What he found was puzzling, and the weak evidence for life was disappointing. However, a new study suggests that Viking 1 could have ended up in a location linked to one of the most dramatic events in the history of the solar system.
The Chryse Planitia (lat. Chryse Planitia), where Viking-1 landed, is a giant lowland located northeast of the subequatorial part of the western hemisphere of the Red Planet. This site was chosen due to signs of water erosion such as numerous depressions.
The Chris Plain is one of the lowest points on the Martian surface, so hypothetical rivers flowing from the nearby highlands may have kept it filled with water long after most of the planet had dried up.
However, Viking 1 failed to find some of the expected evidence of the ancient Martian ocean, and subsequent missions have not always filled this mysterious gap.
Forty years later, it was suggested that two planetary-scale tsunamis may have obliterated some of this evidence.
Martian mega tsunami
The team of researchers who first hypothesized a Martian mega tsunami has published a new paper in Scientific Reports stating that a crater near the Viking 1 landing site could be the source of the earlier tsunami.
The megatsunami hypothesis has been proposed to explain the apparent lack of a Martian coastline at constant altitude, which would be expected if the Red Planet once had a global ocean.
Without violent tectonic activity, such changes – the disappearance of the coastline – were hardly possible, so asteroid falls are the likely reason for its absence.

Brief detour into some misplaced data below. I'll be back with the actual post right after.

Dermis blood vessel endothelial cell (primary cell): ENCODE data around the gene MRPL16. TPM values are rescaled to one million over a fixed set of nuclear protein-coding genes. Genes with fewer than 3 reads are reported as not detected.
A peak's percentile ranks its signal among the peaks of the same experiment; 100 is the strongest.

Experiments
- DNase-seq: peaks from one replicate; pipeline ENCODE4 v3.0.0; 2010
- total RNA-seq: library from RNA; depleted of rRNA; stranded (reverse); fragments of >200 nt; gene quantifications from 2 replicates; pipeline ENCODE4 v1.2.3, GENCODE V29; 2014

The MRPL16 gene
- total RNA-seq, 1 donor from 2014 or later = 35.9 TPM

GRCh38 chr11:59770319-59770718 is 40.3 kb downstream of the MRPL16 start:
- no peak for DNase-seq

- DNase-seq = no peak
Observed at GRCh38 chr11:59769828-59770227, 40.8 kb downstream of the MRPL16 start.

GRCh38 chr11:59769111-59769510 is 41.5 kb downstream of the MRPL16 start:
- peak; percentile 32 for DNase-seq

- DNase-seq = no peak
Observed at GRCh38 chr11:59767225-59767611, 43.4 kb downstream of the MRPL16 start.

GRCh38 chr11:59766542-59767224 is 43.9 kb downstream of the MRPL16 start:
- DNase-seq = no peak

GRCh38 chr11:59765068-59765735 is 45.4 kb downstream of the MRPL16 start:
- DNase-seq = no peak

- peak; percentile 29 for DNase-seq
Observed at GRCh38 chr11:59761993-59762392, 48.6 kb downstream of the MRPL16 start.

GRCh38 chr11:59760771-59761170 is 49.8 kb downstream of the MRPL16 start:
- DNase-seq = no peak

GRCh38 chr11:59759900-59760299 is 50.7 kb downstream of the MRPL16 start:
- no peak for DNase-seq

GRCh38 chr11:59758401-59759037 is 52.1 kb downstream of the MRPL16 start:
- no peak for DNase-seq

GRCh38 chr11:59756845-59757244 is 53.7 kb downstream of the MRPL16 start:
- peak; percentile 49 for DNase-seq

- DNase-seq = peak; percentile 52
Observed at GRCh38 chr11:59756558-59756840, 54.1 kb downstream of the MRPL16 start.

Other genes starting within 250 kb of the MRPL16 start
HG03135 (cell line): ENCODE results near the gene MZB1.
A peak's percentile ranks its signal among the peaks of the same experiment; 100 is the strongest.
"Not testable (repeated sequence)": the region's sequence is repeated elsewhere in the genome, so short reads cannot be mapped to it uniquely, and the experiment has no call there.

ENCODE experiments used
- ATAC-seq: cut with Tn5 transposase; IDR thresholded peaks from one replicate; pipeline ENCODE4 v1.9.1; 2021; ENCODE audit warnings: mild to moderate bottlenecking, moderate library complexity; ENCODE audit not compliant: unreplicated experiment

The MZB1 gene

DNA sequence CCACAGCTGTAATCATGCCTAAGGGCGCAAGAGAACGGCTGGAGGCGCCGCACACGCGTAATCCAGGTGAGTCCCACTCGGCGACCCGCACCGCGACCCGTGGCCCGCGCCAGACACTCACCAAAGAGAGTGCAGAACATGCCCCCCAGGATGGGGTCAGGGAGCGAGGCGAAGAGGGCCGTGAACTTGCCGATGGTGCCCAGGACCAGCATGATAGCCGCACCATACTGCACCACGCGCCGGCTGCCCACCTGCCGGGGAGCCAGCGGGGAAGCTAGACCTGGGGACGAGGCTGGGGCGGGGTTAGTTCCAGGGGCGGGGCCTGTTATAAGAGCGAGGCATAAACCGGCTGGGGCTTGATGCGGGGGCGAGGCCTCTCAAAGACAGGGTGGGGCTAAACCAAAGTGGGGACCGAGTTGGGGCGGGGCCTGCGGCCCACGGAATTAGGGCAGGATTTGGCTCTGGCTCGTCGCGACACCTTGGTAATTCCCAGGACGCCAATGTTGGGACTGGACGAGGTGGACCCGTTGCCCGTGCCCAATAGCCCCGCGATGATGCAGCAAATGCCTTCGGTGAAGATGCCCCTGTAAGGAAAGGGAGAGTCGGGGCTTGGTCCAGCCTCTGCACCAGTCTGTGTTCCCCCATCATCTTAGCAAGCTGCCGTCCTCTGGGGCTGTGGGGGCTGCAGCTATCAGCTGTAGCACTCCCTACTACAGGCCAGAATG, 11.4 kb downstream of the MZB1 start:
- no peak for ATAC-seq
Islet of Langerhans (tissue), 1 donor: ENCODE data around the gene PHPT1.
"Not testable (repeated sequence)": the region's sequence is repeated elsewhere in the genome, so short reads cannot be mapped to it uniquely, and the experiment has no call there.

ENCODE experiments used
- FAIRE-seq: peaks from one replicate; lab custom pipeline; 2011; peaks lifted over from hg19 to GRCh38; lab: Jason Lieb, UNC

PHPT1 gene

On Earth, tectonic activity and erosion by wind and water have “erased” all craters older than 2.2 billion years. However, craters on Mars last longer, and the publication claims that the investigated crater, 110 kilometers wide, arose about 3.4 billion years ago, when the neighboring planet was still wet.
The International Astronomical Union named the crater Pol, after Frederick Pohl, an American science fiction writer . It is located 900 kilometers northeast of the Viking 1 landing site.
The authors of the study point to evidence that Paul was formed by an asteroid that crashed into water rather than land. This could have caused a megatsunami that was three times larger than previously thought.
The Rhys Plain is close enough to the impact site that the ejecta could have rained down on the lowlands, which explains some of the features Viking 1 detected, such as the different origins of nearby boulders and possible mud volcanoes.
Modeling showed that the height of the tsunami exceeded the depth of the Martian ocean.
If the researchers are correct, then the Chris Plain and nearby regions may be the best place on Mars to look for possible traces of ancient life.
This is because the hydrothermal heat generated from the formation of Pola could have created relatively comfortable conditions below the surface, where primitive life could have flourished for at least 300,000 years.
Later, smaller megatsunamis may have taken some of this evidence as far as Chris Plain. It follows that the Chrys Plain, or even the Pol crater itself, may become priority targets for future missions.
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